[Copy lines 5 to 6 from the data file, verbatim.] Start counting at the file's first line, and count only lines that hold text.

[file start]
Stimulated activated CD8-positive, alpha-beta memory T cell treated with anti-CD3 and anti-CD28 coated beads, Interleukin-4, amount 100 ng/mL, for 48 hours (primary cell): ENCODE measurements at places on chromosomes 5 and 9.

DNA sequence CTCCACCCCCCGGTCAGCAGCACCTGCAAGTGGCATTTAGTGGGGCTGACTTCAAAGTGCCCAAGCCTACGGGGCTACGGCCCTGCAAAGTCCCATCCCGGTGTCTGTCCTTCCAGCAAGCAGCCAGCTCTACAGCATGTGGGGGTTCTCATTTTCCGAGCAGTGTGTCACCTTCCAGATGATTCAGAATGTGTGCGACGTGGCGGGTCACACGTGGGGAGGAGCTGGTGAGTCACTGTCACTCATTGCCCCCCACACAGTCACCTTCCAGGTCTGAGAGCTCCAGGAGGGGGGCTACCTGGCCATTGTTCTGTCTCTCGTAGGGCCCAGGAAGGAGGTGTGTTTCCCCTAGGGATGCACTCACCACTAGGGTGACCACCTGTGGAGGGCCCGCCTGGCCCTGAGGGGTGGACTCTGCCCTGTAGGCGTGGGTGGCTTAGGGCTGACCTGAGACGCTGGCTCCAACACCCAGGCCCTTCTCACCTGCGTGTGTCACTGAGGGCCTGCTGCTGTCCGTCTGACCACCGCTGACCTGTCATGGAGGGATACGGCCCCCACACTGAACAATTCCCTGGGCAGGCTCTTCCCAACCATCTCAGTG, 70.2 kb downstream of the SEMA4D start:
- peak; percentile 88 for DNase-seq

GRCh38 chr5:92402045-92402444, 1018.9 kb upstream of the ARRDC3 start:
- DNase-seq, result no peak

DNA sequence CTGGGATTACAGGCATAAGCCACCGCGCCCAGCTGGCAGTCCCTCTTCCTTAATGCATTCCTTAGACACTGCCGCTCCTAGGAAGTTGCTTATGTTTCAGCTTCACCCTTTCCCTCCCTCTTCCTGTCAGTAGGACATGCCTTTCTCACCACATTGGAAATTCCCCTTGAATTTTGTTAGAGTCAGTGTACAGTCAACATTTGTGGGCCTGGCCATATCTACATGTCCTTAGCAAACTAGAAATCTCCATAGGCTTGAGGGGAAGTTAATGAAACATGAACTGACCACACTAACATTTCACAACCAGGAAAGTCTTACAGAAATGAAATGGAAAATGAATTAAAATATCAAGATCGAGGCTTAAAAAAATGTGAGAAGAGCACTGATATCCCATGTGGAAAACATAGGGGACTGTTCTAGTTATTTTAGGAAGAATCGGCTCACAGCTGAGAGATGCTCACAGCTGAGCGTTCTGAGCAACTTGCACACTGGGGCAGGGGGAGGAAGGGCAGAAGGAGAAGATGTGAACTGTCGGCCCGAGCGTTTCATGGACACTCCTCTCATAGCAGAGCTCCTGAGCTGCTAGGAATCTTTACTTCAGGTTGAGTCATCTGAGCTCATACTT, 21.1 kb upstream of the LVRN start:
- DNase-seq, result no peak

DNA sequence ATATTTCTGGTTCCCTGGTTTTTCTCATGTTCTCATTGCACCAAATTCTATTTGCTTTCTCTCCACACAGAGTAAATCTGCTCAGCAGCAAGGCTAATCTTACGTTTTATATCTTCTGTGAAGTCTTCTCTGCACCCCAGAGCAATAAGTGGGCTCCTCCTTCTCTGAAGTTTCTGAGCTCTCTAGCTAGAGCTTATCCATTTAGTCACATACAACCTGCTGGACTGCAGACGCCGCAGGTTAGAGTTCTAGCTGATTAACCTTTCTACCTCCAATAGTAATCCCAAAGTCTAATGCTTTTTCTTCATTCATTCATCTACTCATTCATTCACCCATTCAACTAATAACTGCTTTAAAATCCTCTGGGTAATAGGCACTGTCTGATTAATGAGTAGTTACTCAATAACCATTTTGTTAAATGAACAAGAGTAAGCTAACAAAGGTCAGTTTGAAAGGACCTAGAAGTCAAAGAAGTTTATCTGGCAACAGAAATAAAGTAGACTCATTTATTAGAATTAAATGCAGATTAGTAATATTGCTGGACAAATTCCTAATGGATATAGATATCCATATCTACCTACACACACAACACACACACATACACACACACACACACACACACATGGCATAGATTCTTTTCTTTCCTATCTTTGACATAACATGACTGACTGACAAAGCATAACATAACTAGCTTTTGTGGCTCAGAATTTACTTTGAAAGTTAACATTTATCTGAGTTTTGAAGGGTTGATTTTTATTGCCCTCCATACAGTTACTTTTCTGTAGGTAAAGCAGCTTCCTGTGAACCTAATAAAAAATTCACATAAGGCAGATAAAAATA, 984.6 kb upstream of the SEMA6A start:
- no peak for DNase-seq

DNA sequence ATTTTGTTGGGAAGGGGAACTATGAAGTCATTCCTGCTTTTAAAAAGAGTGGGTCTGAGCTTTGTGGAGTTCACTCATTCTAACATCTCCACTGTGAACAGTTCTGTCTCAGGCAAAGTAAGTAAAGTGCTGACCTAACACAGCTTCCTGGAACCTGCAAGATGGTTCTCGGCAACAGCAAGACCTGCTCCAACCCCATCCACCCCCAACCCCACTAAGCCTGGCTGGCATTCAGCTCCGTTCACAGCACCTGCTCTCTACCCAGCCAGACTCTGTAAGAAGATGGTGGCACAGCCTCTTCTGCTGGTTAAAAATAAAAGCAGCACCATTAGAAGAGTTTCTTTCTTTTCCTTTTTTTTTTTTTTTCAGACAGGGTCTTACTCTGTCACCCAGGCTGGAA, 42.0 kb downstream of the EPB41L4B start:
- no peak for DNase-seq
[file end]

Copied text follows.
- DNase-seq, result no peak

DNA sequence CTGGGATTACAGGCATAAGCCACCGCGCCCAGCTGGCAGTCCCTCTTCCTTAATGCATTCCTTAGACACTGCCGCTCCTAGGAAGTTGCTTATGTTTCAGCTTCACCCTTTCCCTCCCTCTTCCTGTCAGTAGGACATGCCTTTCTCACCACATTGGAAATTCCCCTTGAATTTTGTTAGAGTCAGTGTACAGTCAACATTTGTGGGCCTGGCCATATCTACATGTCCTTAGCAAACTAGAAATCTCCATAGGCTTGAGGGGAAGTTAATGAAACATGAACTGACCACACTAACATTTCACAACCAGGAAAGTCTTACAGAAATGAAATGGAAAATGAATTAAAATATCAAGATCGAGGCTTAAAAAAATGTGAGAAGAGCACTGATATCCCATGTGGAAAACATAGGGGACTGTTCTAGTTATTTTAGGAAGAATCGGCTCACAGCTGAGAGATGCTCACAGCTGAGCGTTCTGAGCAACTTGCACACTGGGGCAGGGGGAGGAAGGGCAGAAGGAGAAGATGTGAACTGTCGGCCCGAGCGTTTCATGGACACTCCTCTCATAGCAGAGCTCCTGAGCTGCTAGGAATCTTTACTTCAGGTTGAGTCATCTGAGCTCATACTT, 21.1 kb upstream of the LVRN start: